Malayali doctor turns Russian interpreter

Dr Kavirajan's ayurveda clinic at Kovalam gets many Russians.

Thiruvananthapuram: Had it not been for an Ulloor resident, a Kyrgyz cinematographer at the 23rd International Film Festival of Kerala would only have had ‘Google Translate’ to speak to people.

Dr Kavirajan B.L., an Ayurveda physician, has never formally learnt Russian and had never played the role of an interpreter before. But upon meeting him, Khamidov Kobilzhon, the Director of Photography of a Kyrgyz film in international competition called Night Accident, was relieved. The festival officials were happy too, as they were struggling, after an interpreter failed to turn up.

Had the doctor not come on December 8, they would have had to use the translation tool to tell Kobilzhon that the main projector had gone under repair. They were arranging another projector, and needed his copy of ‘Night Accident’ in which Kobilzhon was the Director of Photography (DoP). Imagine sharing all this using the translation tool, famous for its hilariously incorrect translations. (The tool did help in a small way, as the staff could convey meal times through this.)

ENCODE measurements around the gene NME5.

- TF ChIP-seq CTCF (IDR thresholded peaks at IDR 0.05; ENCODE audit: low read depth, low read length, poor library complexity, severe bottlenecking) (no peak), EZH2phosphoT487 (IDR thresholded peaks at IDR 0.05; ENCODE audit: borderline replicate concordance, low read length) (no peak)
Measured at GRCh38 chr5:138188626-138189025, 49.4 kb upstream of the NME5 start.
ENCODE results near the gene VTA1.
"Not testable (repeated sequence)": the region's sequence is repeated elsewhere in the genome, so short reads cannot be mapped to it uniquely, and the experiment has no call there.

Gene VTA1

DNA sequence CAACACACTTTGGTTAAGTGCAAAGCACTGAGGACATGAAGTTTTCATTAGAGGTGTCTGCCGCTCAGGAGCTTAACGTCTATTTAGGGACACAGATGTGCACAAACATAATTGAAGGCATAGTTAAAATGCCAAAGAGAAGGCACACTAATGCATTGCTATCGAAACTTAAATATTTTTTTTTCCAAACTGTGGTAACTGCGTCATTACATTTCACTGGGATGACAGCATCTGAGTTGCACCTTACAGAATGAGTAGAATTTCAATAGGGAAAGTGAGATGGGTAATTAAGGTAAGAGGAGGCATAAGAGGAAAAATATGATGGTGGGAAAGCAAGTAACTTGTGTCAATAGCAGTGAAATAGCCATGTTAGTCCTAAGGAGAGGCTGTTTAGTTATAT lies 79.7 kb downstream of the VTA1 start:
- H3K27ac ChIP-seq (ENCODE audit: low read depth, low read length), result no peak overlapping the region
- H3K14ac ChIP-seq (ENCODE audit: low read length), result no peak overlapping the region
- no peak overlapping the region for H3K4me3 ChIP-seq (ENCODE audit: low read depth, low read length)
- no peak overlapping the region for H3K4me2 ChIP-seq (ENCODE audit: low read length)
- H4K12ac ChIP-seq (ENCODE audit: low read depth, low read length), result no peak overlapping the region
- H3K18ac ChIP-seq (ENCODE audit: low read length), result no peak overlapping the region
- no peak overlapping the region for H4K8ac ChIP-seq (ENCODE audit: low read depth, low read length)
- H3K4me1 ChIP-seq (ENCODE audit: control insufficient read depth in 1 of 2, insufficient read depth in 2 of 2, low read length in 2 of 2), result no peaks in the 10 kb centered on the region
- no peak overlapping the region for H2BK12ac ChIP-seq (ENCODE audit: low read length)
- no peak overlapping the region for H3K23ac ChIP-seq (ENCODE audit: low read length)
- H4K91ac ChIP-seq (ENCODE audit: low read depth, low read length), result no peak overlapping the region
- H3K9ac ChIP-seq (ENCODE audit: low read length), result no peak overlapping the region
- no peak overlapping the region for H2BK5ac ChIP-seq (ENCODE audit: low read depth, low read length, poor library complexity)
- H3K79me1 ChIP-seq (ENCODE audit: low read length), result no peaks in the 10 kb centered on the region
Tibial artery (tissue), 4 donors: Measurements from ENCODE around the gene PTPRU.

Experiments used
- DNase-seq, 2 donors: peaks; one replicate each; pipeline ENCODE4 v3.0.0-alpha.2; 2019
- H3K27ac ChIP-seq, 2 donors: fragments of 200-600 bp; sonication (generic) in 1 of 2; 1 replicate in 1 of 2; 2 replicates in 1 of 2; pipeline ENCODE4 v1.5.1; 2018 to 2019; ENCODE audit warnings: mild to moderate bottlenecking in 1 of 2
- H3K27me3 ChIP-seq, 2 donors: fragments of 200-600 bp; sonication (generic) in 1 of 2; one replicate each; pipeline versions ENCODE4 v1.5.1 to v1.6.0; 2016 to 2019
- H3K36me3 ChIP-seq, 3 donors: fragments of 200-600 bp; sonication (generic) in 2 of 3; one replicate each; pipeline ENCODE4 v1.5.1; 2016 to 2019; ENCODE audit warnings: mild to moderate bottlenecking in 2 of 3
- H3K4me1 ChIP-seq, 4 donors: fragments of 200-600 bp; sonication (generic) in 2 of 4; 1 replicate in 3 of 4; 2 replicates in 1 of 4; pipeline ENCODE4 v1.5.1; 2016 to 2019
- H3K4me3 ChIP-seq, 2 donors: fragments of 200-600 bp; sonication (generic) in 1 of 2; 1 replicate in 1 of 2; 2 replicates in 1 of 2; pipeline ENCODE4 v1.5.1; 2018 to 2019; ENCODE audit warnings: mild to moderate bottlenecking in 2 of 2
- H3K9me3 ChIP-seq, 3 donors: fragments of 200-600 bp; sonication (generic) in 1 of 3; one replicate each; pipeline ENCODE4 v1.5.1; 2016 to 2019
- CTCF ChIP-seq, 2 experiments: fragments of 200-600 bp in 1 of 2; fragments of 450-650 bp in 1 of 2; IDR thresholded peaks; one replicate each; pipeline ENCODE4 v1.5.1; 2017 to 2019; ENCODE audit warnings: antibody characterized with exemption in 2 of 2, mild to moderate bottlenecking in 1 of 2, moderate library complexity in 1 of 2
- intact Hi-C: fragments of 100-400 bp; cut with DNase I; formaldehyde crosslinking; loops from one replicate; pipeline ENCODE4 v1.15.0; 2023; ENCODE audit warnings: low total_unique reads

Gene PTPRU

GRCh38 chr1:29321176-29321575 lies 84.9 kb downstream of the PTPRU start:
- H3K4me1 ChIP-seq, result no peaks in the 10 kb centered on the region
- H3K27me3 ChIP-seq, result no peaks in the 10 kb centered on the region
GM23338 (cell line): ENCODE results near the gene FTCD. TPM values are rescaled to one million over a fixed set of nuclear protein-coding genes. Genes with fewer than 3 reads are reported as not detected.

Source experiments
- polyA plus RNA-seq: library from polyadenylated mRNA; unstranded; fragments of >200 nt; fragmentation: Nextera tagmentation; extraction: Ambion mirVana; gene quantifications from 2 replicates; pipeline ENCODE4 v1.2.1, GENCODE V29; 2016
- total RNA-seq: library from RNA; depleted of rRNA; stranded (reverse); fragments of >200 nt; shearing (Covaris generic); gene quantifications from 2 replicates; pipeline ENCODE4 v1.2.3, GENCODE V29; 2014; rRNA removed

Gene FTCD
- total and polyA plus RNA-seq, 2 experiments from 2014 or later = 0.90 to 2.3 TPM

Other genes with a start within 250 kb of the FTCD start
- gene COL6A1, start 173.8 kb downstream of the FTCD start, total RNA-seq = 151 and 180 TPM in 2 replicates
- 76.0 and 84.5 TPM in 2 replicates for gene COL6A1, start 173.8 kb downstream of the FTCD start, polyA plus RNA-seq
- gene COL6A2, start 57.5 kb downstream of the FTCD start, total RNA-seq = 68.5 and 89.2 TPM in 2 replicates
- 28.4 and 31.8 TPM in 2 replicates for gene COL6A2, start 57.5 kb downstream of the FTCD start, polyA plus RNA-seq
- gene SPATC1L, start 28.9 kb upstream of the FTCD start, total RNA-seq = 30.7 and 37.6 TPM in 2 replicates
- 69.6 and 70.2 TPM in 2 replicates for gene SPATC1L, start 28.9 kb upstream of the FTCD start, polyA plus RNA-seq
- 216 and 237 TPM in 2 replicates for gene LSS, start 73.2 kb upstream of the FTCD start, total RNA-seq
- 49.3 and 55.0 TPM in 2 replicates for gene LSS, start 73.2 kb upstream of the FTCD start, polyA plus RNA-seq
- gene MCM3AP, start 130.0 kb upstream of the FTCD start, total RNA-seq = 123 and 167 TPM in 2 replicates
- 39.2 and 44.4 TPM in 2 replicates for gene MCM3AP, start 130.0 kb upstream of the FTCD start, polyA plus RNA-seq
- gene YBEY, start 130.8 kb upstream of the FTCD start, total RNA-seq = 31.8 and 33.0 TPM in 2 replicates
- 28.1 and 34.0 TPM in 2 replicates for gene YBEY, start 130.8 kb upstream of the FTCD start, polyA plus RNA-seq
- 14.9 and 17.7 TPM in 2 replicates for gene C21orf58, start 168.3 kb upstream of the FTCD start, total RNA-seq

The doctor may have no certificates to prove his proficiency in Russian, but has had four years of practice in the spoken language, thanks to his patients. His Ayurveda centre in Kovalam is frequented by Russians. Even before his Russian business partner gifted him a children’s book of alphabets, Dr Kavirajan B.L. had started his baby steps in Russian. He would use Google Translate. That is how he understood that the tool can give inaccurate and sometimes entirely incorrect translations.

After learning the first words like ‘yabloko’ (apple) and ‘babushka’ (grandmother), he started learning names of body parts and later, internal organs. “The Russians who visit our centre speak a lot about their movies and music. They talk about their culture, politics and art. This helped improve my Russian. I also wanted to learn the language because the patients need words of support. Other than treating their ailments, this counselling was important. That’s why I learnt,” he says.

At IFFK, three or four times he stumbled upon tough words, but Kobilz-hon explained what he said using simpler words. “I am 85-90% correct,” he says. Will he consider taking up interpretation as a profession? “I became an interpreter because there was a need. Kobilzhon and I have a common friend, who had asked for help. Should someone ask for a similar help, I will be happy to do it,” he says.

( Source : Deccan Chronicle. )
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